Copyright: David Lawson- Property Week May 1999Home page
Here we go again. Business parks burst on the scene a decade ago as a licence to print money, then retail warehousing took up the running in the Nineties. Now leisure is the sure thing of the next decade. Or is it?
Aptly, the latest moneymaker has rolled out at Printworks, the Manchester complex where Richardson Developments is reputed to have achieved a yield around 6% from BA Pension Fund and Henderson Investors for a majority stake.
How times have changed. Five years ago, this was a fringe market with yields hovering around 9%. MWB was not exactly inundated when it punted the idea of a limited partnership around institutions in 1996. Since then it has raised 135m pounds of equity geared it up to 400m pounds and funded 210,000 sq metres (2.25m sq ft) of space. Investors came swarming in to the second fund and the firm is now sniffing around the Continent for more opportunities.
FPD Savills calculates that a similar amount was raised across the whole investment market last year compared with a measly 17m pounds five years ago. Lee Richardson is obviously right to call it 'the sexy end of the sector'.
Does this mean leisure has matured, as some observers claim? If maturity is measured by big deals, it certainly has. Four made up half last year's spending, according to Hugh Colville of FPD Savills. A similar pattern is likely this year - and next. If it is measured by breadth and depth, however, that is a negative factor.
There is also no on-market. 'Why should anyone with long leases and good covenants, looking forward to fixed uplifts on review, consider selling?' asks James Clark of CB Hillier Parker, which has sewn up several deals for City Grove Leisure.
Values are being set by the limited number of top schemes, and these are few and far between. 'There are probably going to be no more than half a dozen really prime centres across the country,' says Andrew Appleyard of Henderson. The Printworks is one - although he refuses to confirm the reputed yield.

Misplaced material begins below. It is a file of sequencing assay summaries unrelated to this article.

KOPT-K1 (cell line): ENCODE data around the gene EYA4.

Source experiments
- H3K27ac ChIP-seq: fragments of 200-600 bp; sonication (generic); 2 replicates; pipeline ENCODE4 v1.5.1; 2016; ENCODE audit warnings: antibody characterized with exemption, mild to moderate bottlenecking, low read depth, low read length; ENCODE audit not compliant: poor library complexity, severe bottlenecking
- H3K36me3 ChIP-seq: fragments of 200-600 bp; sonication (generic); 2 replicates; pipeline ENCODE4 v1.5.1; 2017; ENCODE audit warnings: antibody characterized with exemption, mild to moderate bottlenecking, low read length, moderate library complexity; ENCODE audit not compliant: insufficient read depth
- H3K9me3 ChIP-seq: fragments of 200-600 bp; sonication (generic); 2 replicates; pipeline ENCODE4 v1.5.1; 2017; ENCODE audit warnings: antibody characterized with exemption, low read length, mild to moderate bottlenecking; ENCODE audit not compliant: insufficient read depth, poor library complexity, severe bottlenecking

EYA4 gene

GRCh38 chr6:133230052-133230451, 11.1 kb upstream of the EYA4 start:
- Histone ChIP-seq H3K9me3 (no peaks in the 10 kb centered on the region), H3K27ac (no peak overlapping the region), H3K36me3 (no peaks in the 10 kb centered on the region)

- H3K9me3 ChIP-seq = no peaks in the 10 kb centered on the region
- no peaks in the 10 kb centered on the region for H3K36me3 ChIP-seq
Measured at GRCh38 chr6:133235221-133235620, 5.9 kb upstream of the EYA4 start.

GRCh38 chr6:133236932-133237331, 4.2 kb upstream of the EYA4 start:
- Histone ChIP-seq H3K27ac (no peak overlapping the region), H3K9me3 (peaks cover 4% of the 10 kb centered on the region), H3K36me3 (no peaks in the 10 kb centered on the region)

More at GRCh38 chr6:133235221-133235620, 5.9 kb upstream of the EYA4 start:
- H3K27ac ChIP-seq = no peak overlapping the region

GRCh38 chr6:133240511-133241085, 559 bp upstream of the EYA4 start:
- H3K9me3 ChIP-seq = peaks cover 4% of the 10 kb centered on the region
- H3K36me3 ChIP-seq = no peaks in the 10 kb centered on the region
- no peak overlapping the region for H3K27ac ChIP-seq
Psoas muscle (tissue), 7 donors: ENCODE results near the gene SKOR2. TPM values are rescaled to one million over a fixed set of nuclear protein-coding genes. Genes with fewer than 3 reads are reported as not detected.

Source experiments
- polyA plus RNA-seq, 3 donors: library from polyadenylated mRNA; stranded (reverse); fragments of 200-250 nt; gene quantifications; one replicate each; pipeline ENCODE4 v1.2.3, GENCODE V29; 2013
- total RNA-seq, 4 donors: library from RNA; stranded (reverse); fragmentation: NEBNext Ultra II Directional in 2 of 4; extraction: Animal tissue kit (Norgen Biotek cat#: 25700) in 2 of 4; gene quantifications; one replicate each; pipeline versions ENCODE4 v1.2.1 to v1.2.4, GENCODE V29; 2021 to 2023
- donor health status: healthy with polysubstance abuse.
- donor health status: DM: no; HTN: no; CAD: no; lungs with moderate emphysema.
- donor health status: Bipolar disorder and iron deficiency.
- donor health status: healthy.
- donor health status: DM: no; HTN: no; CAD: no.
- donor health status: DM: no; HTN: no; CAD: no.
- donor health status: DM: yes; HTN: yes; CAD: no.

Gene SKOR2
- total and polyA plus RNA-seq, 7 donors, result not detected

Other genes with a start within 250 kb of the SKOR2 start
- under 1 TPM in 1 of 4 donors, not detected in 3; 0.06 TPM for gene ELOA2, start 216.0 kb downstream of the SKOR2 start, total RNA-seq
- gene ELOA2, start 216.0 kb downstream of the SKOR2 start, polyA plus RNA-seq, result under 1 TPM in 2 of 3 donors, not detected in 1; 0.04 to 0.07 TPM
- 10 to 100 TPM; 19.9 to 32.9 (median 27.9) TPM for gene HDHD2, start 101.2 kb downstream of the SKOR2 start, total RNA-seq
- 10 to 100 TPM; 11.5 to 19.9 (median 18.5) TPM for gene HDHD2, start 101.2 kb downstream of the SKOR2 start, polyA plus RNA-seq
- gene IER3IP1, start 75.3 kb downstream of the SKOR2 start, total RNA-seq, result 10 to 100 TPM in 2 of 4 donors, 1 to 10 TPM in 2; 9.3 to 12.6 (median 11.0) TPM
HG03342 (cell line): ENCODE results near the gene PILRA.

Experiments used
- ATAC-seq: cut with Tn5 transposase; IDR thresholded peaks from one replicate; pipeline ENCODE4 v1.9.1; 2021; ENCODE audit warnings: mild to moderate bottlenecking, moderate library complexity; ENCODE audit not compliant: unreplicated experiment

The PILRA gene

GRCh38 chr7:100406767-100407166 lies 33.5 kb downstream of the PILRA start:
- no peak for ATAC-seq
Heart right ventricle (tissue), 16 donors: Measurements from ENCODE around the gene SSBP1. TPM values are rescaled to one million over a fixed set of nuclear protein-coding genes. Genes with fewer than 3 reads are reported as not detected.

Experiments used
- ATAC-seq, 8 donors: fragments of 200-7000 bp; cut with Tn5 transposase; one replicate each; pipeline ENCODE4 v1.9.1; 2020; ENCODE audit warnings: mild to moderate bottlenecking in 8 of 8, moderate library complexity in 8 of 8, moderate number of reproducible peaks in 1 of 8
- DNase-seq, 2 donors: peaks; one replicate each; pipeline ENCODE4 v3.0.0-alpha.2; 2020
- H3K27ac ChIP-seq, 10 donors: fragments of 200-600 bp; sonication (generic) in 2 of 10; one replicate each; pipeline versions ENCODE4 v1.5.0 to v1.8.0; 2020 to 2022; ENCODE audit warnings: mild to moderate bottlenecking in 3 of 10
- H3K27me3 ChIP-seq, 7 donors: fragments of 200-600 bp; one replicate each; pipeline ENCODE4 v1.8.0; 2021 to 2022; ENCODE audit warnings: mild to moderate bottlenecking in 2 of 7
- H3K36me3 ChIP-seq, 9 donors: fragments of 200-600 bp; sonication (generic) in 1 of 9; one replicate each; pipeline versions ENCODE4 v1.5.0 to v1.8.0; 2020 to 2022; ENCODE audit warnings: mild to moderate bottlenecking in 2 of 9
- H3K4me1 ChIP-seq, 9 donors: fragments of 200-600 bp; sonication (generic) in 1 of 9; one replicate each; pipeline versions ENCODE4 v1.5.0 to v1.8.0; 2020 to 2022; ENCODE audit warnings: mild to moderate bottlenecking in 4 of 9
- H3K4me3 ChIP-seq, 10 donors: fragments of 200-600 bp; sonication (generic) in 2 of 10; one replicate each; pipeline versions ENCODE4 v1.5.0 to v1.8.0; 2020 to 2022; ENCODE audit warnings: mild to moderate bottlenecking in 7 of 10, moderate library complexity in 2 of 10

Like another craze, Internet stocks, shortage of product in a sector with huge potential is driving values sky-high for the best buys. Unfortunately, it may be over-cooking the rest.
Business and retail parks went through this trauma when backland scraps and poorly-located developments were lumped in with prime developments. Hundreds of leisure schemes have planning permission but few will prosper, says Appleyard. They will not win the strong covenants demanded by investors.
Knight Frank's latest Leisure Property Review points out the tightness of supply, with fewer than 100 parks open at the beginning of this year. Smaller ones in regional locations are not keeping pace with prime yields running at less than 6.5%, it says.
Appleyard is not convinced. 'Some secondary schemes are clearly over-priced,' he says. These doubts cloud what appears to be a bright new market. Property companies are having a field day because they can borrow cheaply and gear up. Overseas investors have also come in during the last six months to spice up demand even further, says Richard Claxton, an associate at Knight Frank. The hardening of yields in response to this influx is worrying some funds, however.
'The sector looks expensive,' says John Wythe, director of property fund management at Prudential Portfolio Managers, which has resisted involvement so far. He still sees the need for a premium to protect against the risk of cineplexes, bowling alleys and fitness training fading out of fashion.